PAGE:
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Tinnitus: Basic Facts

Do you hear a buzzing, hissing or ringing sound inside your ears when no external sound is present? Don't think it's just in your head because you're not alone. Tinnitus or ringing in the ears can be mild or severe, depending on its frequency, duration and level of discomfort.

The U.S. Centers for Disease Control estimates that nearly 15% of the general public, over 50 million Americans, experience some form of tinnitus. Approximately 20 million people struggle with chronic tinnitus, while two million have extreme and debilitating cases.

Man with tinnitus

Risk factors include:

  • Aging
  • Noise exposure from work, headphones, concerts, explosives
  • Smoking
  • Gender, as men are affected more than women
  • Hearing loss 

Tinnitus is more common in men, seniors, musicians, construction workers, military personnel, and people with common health problems, such as arthritis, hypertension, varicose veins, and arteriosclerosis. The worse your hearing is, the more likely you are to have tinnitus.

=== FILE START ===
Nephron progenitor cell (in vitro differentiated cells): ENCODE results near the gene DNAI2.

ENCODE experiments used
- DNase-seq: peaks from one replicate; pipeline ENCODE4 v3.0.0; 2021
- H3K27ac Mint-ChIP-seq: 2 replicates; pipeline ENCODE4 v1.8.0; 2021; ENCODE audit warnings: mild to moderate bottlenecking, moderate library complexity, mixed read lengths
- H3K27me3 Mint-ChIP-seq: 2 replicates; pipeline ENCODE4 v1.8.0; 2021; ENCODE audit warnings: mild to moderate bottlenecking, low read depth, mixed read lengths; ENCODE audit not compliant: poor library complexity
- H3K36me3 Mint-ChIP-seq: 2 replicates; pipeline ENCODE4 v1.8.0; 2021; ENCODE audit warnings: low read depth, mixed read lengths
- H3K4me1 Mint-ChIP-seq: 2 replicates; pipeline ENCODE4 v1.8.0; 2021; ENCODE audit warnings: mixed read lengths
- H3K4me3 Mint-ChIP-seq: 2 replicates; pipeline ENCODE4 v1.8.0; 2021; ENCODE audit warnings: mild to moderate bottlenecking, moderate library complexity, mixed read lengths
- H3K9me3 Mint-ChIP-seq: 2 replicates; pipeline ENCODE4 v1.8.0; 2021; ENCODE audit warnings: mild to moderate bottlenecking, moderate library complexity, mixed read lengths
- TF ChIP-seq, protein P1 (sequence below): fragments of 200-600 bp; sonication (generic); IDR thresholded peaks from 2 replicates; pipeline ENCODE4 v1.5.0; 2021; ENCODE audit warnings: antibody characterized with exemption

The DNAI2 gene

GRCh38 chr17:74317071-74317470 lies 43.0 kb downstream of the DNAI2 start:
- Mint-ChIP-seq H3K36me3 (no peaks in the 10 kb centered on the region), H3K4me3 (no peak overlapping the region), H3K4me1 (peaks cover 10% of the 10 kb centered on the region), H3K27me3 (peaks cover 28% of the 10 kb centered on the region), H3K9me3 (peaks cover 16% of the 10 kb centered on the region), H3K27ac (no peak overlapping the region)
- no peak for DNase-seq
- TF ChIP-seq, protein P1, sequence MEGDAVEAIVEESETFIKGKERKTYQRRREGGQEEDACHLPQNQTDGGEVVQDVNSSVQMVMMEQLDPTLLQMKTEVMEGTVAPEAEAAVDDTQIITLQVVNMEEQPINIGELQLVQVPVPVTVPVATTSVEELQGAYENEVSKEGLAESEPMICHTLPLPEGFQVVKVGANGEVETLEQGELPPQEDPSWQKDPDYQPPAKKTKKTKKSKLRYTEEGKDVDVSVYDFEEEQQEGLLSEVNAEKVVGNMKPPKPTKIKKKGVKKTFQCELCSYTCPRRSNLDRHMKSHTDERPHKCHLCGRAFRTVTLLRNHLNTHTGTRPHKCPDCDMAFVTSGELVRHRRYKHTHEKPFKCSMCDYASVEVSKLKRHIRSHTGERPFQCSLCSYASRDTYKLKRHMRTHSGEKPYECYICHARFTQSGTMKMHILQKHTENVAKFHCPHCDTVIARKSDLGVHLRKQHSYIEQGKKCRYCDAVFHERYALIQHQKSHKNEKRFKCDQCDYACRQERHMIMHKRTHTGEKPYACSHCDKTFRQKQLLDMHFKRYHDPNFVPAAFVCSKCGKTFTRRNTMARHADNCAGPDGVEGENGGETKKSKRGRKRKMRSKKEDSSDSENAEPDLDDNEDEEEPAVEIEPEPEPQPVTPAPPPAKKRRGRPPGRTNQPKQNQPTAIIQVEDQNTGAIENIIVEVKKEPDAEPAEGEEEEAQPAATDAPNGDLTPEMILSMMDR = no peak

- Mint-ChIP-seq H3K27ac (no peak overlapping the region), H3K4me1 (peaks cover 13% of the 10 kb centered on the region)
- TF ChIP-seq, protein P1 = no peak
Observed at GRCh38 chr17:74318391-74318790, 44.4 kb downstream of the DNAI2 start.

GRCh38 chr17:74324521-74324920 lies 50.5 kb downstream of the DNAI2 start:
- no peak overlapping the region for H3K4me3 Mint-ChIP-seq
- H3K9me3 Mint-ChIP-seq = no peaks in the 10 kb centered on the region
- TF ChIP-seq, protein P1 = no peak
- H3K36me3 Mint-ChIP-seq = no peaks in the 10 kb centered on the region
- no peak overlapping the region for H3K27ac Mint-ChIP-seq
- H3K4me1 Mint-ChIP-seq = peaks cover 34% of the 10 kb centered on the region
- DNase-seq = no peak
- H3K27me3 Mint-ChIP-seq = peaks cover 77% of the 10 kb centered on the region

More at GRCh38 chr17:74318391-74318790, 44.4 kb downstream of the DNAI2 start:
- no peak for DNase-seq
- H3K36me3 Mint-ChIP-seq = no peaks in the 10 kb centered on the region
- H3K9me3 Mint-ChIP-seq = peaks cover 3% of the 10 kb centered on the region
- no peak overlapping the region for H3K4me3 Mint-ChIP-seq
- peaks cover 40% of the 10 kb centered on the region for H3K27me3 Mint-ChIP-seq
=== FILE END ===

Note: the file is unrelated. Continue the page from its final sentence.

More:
There are two main types of tinnitus - primary and secondary.

Man playing guitar
  • Primary: This can be heard only by the person. It is the most common type of tinnitus.
  • Secondary: This can be heard by somebody examining the person and is very uncommon. It can be caused by a variety of physical effects such as a spasm of the tiny muscles in the middle ear, abnormalities in the blood vessels or increased blood flow to the ear. 

Tinnitus can negatively affect a patient’s overall health and social well-being. Even moderate cases can interfere with the ability to work and socialize. People with tinnitus often experience:

  • Distress
  • Depression
  • Anxiety
  • Sleep disturbances
  • Irritability or frustration
  • Poor concentration

While there is no cure, counseling and sound therapy are successful strategies for dealing with tinnitus. Counseling methods are based on cognitive behavioral therapy and work to understand the physical process that causes tinnitus and manage the reaction to the sound. Sound therapy uses noise, music, or other engaging sounds to help direct a person’s attention away from the tinnitus and to reduce stress.

Man having hearing examPatients with hearing loss can also be treated with hearing aids to improve communication. Hearing aids are able to amplify the environment to help patients minimize tinnitus awareness. If amplification alone is not successful, a tinnitus therapy signal can also be enabled within the hearing aid to reduce tinnitus awareness and improve relaxation.

The Pennsylvania Ear Institute (PEI) offers a variety of tinnitus evaluation and management services. Our tinnitus experts create customized treatment plans to fit a patient’s needs.  

For more information, please call 215.780.3180.